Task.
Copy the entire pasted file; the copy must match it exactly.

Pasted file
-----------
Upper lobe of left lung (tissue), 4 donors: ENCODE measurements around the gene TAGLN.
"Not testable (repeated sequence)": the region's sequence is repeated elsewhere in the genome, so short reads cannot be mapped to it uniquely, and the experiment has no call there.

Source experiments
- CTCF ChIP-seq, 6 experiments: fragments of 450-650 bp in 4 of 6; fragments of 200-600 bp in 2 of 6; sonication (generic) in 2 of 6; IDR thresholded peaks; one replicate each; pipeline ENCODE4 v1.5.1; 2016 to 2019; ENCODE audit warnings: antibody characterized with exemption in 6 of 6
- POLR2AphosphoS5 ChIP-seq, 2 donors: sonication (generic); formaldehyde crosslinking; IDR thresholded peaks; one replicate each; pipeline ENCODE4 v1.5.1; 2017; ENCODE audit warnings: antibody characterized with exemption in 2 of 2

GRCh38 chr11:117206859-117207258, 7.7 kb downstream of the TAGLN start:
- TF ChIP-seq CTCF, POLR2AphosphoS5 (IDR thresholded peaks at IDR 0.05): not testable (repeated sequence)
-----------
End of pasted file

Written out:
Upper lobe of left lung (tissue), 4 donors: ENCODE measurements around the gene TAGLN.
"Not testable (repeated sequence)": the region's sequence is repeated elsewhere in the genome, so short reads cannot be mapped to it uniquely, and the experiment has no call there.

Source experiments
- CTCF ChIP-seq, 6 experiments: fragments of 450-650 bp in 4 of 6; fragments of 200-600 bp in 2 of 6; sonication (generic) in 2 of 6; IDR thresholded peaks; one replicate each; pipeline ENCODE4 v1.5.1; 2016 to 2019; ENCODE audit warnings: antibody characterized with exemption in 6 of 6
- POLR2AphosphoS5 ChIP-seq, 2 donors: sonication (generic); formaldehyde crosslinking; IDR thresholded peaks; one replicate each; pipeline ENCODE4 v1.5.1; 2017; ENCODE audit warnings: antibody characterized with exemption in 2 of 2

GRCh38 chr11:117206859-117207258, 7.7 kb downstream of the TAGLN start:
- TF ChIP-seq CTCF, POLR2AphosphoS5 (IDR thresholded peaks at IDR 0.05): not testable (repeated sequence)